It was my first time sitting in a psychomanteum. A what? you ask. A psychomanteum is a chamber with a mirror into which one gazes in hopes of seeing spirits of the dead. The chamber is dark, save for a dim lightbulb or a candle.
On June 26-27, 2010, my wife Diana Harris and I were visiting the charming spiritualist village on Cassadaga Lake in western New York, the subject of the book Lily Dale: The True Story of the Town that Talks to the Dead by Christine Wicker (2003). There, in the basement of a three-story Victorian dwelling known as Angel House (see photo), is a psychomanteum. Screened off with fabric panels, and containing a mirror that is slightly tipped up so sitters do not see themselves, the chamber is the topic of chapter 18 of Wicker’s book.
Through a spiritualist we had met earlier in the day (and with whom we sat during the evening’s healing ceremony performed by visiting Tibetan monks), we were invited with another couple to visit the Angel House’s psychomanteum. There we five sat for several minutes and looked in vain for the ghostly figures. Christine Wicker had spent longer on two separate occasions with Lily Dale mediums and had similar results, although one medium’s friend reportedly had better luck.
The psychomanteum was popularized by Dr. Raymond Moody—the professor of psychology best known for coining the term near-death experience (NDE)—whose 1993 book Reunions is based on the mirror chamber. He has used his own psychomanteum as a research tool, encouraging persons to contact the dead as a means of resolving grief. Moody’s setup is contained in his rural Alabama facility, The John Dee Memorial Theater of the Mind. Dee (1527-1608) was court magician to Elizabeth I and touted scrying (using an obsidian mirror) as a technique for predicting the future.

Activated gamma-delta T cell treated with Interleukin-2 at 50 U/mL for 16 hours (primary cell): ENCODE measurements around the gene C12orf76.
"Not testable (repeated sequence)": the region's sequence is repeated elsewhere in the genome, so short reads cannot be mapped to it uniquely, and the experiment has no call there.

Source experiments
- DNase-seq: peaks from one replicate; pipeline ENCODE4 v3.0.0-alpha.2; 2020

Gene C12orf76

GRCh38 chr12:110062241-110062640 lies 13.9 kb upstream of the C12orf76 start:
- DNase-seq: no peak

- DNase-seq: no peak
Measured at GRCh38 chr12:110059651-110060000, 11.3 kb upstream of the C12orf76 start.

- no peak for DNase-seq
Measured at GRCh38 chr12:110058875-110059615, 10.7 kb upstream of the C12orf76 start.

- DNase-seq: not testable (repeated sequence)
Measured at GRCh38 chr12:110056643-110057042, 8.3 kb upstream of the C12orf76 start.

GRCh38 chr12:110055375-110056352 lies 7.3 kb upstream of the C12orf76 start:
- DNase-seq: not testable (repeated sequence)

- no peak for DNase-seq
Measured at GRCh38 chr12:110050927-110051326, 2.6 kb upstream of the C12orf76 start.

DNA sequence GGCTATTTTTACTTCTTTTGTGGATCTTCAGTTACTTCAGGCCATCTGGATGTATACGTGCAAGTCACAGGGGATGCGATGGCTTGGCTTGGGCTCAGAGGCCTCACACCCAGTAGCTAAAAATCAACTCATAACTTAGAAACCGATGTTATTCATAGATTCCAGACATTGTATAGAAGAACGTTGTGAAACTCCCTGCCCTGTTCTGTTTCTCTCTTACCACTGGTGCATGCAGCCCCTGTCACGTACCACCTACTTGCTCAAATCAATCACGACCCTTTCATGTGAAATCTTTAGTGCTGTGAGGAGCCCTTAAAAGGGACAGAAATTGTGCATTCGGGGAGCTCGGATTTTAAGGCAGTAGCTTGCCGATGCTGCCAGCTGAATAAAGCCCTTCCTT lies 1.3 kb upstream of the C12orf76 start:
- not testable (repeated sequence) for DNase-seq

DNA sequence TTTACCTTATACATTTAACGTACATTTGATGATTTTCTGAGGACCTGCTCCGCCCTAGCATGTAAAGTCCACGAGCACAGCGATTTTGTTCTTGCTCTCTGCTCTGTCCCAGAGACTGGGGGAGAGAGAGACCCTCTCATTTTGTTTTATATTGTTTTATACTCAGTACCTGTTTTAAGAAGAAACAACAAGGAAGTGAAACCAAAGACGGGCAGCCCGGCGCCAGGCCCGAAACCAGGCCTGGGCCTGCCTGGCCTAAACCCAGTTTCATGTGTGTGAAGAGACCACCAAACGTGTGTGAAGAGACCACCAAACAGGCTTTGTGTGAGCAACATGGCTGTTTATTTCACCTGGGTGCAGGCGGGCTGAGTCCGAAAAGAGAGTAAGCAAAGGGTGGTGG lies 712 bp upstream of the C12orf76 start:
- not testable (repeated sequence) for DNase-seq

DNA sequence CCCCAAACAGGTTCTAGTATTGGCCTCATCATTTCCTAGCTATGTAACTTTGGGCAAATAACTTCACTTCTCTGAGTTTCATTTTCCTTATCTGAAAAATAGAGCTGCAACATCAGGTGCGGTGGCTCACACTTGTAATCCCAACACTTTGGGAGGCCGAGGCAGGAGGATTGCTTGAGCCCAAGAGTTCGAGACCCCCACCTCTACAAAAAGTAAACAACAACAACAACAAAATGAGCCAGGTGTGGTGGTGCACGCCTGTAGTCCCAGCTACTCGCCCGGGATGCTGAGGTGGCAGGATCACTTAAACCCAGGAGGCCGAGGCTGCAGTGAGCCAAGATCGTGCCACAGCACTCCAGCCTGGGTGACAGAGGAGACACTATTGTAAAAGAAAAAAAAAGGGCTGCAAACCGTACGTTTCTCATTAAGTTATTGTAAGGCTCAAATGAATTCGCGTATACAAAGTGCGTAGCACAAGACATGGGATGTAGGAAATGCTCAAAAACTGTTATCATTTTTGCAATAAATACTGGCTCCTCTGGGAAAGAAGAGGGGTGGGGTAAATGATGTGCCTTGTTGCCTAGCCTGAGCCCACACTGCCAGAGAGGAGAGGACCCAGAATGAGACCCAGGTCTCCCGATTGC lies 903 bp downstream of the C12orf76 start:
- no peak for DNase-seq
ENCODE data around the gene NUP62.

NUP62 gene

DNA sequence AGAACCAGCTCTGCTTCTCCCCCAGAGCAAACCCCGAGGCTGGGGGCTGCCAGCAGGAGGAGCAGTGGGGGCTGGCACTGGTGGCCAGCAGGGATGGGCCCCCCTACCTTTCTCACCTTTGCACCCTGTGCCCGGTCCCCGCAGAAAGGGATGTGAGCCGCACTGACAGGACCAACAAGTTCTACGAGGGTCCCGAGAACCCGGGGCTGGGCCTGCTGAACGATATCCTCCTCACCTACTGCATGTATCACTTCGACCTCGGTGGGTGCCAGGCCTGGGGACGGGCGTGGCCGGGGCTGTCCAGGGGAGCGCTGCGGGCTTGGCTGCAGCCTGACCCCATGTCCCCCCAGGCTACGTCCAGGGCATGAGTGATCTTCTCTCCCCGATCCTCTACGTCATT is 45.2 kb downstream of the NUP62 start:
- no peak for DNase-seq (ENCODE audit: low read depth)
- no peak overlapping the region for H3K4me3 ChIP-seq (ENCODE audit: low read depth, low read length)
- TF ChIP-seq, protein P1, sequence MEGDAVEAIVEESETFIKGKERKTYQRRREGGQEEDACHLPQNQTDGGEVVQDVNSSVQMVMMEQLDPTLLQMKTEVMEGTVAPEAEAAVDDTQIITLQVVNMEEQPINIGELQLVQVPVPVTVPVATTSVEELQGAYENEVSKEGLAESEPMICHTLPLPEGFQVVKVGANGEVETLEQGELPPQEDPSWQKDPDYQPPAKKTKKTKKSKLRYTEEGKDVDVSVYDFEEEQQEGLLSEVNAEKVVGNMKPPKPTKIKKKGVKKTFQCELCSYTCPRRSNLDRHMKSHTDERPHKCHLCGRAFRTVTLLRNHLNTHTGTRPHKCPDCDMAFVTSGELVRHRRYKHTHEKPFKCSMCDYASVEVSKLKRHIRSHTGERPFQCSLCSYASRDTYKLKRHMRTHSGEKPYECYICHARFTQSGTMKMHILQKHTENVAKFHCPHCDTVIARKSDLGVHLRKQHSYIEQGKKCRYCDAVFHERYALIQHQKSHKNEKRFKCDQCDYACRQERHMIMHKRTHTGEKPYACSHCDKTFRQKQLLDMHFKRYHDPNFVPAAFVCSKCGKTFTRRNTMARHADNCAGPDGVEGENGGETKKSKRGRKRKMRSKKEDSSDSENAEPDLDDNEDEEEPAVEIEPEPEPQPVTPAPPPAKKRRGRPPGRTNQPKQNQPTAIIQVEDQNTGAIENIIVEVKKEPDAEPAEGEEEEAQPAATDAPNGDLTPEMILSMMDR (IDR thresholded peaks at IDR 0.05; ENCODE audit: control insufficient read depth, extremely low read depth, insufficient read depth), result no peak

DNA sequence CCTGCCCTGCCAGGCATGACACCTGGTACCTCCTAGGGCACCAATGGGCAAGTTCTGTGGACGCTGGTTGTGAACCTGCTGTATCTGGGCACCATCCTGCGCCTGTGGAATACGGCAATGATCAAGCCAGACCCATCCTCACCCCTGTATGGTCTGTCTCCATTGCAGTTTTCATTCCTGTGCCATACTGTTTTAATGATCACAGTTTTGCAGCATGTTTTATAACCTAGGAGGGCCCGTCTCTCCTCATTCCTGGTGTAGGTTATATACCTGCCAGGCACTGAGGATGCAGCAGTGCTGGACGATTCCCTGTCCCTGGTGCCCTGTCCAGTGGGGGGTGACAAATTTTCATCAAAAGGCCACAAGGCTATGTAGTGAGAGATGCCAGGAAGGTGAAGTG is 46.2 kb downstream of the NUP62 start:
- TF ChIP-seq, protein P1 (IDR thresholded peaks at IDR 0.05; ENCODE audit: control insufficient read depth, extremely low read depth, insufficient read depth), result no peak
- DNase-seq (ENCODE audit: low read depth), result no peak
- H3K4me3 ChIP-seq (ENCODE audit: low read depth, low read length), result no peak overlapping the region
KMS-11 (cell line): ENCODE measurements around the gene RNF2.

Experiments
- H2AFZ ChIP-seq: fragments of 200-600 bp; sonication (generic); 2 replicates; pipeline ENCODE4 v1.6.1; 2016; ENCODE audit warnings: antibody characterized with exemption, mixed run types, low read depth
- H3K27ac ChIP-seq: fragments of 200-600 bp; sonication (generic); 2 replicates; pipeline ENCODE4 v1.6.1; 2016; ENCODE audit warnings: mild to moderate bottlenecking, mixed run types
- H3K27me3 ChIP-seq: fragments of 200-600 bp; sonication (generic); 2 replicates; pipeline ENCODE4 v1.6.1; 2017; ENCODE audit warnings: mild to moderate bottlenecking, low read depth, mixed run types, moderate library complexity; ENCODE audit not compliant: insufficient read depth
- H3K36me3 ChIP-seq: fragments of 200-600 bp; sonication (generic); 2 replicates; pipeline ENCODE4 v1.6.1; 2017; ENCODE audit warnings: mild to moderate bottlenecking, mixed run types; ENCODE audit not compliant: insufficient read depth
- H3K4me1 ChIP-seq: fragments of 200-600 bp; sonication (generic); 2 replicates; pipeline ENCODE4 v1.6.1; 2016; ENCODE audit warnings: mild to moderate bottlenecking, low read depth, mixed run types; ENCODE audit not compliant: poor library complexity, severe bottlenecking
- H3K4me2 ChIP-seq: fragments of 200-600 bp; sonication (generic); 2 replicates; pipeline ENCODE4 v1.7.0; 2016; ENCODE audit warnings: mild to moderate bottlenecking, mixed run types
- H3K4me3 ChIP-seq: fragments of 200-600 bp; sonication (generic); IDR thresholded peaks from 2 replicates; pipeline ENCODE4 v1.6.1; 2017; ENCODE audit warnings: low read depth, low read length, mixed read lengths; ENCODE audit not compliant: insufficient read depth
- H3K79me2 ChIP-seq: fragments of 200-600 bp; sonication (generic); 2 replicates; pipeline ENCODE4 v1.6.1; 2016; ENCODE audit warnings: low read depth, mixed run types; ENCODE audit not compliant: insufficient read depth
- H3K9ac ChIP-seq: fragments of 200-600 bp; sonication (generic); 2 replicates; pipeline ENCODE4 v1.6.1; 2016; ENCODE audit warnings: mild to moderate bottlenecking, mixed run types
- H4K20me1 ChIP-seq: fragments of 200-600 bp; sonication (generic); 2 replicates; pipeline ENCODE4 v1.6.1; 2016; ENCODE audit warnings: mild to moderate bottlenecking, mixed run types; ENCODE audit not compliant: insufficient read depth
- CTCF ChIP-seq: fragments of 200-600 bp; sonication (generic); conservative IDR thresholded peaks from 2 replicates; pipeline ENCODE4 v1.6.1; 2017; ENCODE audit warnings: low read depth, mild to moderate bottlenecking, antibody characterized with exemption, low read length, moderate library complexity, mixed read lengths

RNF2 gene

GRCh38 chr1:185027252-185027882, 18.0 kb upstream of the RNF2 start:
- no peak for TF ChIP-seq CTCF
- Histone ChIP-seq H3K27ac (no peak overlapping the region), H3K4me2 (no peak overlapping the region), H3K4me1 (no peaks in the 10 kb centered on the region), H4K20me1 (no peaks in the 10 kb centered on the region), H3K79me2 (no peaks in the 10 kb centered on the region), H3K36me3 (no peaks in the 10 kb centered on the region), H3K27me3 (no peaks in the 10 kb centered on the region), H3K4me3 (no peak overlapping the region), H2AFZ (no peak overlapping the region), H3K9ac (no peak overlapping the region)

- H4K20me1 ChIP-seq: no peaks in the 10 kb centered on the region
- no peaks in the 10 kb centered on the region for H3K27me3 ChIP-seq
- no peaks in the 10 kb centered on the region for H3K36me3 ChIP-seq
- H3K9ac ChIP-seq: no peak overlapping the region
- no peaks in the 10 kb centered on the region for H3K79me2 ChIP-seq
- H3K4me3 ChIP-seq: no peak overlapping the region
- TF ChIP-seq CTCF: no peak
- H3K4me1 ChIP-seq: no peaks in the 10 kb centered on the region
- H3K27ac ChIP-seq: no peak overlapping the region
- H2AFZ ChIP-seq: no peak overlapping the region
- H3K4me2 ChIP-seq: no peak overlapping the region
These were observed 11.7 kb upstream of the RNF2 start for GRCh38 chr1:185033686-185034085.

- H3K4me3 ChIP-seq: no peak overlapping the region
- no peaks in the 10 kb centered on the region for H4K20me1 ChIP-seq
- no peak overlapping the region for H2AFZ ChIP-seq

Scrying is a method of supposed divination that employs a speculum—a device such as a crystal ball, bowl of water, or mirror—into which one gazes in hopes of seeing visions of the past, the present, or the future. (See my online site, www.skeptiseum.org .) The technique of scrying involves relaxing and placing the mind in an unfocused state, whereupon the shiny surface of the speculum may seem to cloud over as a prelude to the appearance of mental imagery.
Thus, the psychomanteum invites use of the imagination. As Francis X. King cautions in Mind & Magic (1991, p. 151), with scrying, you may not be seeing clairvoyantly but “just getting better acquainted with the contents of your own unconscious mind.”